We have a good friend who lives on Maui, and I’m assuming his property is fine. I’m assuming if it were not the case, I’d get wind of it through our friend network. He was off island during all of this, so I know his physical self wasn’t affected. I know he has probably been bombarded by questions about whether he, his house, his friends are OK, so I’m not going to add to it. This is a friend who many years ago created a laminated card for his girlfriend when she was hobbling around with a cast around her foot. So many people asked her the same questions. She could just show the card, which contained all the answers.
I had thought of that recently when someone who regularly returns to our area for several months of the year was at a group function. As each person saw her, they’d ask exactly the same questions, the same ones I asked. Ha ha! I told her the story about the laminated card, but we both agreed that the main thing is for us human beings to engage with each other, not just to know the answers. So thank you to those who reached out to us as Hawai’i made world news. I often learned, or am learning, a bit about your current lives in the exchange, too.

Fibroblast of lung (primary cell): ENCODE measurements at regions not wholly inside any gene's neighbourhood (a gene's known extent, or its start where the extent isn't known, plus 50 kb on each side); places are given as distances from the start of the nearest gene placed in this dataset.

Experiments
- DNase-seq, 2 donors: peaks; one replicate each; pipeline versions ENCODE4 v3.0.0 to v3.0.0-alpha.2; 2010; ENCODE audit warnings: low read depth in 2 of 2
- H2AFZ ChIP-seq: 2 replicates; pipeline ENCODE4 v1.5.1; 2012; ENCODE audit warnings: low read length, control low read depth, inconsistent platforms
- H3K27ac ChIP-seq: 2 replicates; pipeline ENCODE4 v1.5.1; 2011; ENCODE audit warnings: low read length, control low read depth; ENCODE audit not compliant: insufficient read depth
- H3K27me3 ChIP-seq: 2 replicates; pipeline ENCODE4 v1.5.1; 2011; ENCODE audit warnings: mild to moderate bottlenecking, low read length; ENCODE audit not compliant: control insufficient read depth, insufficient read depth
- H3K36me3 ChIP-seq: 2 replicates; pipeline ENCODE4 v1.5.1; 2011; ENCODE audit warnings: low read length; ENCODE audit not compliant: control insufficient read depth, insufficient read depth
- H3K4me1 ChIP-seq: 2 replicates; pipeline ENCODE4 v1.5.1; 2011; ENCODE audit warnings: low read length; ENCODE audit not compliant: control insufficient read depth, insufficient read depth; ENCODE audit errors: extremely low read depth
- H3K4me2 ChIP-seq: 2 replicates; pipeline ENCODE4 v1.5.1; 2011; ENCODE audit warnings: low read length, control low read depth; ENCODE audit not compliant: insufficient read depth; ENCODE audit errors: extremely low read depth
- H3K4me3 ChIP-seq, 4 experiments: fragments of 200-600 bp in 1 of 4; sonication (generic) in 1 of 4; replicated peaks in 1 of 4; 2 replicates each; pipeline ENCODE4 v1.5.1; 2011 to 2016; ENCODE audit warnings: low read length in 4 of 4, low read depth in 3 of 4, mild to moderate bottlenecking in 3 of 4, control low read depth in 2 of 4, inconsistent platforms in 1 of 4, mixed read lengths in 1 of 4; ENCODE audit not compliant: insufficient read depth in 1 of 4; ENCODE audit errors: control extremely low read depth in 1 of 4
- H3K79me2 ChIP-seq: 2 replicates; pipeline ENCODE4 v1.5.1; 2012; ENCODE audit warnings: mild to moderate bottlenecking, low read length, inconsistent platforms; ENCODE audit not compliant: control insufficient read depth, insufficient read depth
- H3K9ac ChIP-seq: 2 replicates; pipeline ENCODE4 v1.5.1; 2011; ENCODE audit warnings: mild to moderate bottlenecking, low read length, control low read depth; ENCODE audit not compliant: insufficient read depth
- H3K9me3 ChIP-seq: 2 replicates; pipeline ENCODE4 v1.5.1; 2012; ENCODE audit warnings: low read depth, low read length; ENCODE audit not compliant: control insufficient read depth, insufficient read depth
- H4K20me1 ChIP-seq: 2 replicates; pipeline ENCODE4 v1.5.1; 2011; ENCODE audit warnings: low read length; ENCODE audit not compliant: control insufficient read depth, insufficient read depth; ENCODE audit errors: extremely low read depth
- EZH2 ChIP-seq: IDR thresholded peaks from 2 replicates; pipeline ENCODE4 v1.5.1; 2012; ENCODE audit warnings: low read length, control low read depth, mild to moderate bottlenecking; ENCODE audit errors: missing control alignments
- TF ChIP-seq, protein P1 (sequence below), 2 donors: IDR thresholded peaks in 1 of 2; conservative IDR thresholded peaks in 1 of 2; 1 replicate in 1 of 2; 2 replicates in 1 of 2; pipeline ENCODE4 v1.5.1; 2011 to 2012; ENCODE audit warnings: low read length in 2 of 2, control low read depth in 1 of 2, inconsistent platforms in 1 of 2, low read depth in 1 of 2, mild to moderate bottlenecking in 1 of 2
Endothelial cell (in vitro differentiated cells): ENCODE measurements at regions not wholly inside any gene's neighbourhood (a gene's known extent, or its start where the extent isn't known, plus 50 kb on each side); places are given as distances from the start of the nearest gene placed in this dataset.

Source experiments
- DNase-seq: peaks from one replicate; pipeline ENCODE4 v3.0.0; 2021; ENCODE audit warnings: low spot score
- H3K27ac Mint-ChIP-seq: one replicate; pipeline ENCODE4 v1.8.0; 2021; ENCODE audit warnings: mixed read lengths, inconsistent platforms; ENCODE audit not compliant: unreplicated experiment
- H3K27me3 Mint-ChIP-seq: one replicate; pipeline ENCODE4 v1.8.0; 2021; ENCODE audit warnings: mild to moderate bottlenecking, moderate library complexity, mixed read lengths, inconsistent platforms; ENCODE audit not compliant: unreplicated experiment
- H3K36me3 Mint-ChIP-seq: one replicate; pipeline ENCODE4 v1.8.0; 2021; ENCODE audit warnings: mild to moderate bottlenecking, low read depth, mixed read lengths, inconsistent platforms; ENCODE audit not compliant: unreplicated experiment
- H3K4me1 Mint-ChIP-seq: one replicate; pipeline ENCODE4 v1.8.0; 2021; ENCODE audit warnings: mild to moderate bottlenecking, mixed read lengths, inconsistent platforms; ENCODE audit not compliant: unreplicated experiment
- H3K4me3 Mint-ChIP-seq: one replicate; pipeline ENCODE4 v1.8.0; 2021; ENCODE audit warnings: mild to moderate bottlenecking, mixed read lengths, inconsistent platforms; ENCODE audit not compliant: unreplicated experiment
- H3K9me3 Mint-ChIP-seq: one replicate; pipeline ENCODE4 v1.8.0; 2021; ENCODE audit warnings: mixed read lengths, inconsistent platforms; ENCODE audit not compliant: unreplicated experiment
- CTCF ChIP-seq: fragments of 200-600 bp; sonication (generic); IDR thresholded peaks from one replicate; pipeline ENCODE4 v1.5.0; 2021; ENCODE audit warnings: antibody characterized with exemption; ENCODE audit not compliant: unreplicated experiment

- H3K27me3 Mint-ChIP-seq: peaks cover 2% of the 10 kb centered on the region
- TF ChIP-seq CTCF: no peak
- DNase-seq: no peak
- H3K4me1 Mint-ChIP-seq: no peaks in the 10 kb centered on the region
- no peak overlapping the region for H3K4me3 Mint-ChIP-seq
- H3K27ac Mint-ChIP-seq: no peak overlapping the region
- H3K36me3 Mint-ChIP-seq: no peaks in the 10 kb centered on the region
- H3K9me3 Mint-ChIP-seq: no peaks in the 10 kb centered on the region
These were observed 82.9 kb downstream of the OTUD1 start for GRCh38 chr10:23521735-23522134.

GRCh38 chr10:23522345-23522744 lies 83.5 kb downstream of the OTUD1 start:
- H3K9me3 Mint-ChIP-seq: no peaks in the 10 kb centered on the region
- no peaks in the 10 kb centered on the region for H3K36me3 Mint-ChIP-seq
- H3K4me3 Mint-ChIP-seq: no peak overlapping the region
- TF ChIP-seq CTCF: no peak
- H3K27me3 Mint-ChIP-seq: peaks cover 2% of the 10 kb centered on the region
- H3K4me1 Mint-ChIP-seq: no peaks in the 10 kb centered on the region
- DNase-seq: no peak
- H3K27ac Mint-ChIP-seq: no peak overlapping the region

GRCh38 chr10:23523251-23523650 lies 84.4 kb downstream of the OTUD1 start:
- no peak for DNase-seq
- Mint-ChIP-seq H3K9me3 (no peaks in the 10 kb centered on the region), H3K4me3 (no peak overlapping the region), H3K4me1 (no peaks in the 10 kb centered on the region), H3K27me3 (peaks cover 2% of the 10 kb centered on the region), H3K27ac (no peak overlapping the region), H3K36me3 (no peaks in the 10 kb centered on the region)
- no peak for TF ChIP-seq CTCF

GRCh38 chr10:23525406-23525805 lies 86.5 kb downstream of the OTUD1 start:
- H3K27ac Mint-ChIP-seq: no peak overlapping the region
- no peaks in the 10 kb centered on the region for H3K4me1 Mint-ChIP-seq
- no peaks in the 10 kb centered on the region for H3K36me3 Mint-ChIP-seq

We have guests from the other side of the world (who are also being asked from half way around the globe how they are with all these fires). Twelve hour time difference from whence they came. This is Hubby’s lifelong friend from first grade. The last time this friend and his girlfriend at the time were in the U.S. together, she celebrated her 30th birthday. In the Norwegian tradition, we gave her a big pepper mill since she was 30 and not married. She did later ask him to marry her, on a February 29 (in 2000), when, according to a centuries-old Norwegian custom, women can propose to men. Well, they now have two adult daughters and they are on this big, lifetime, family holiday. With adult children, who knows when family holidays will happen again?
Before they came, there was talk about the couple finally getting married. They had researched possibilities and knew what was required in both countries. While they’ve been here, there was still talk, potential dates/places, nothing concrete. It was getting to just days before the day they had in mind. A lot of teasing and funny stories. The engagement had been so long, I wouldn’t have been surprised if it still wouldn’t happen for any flimsy reason. Finally, we heard there was actually a date, time, and place chosen, a deposit made. We had one days’ notice.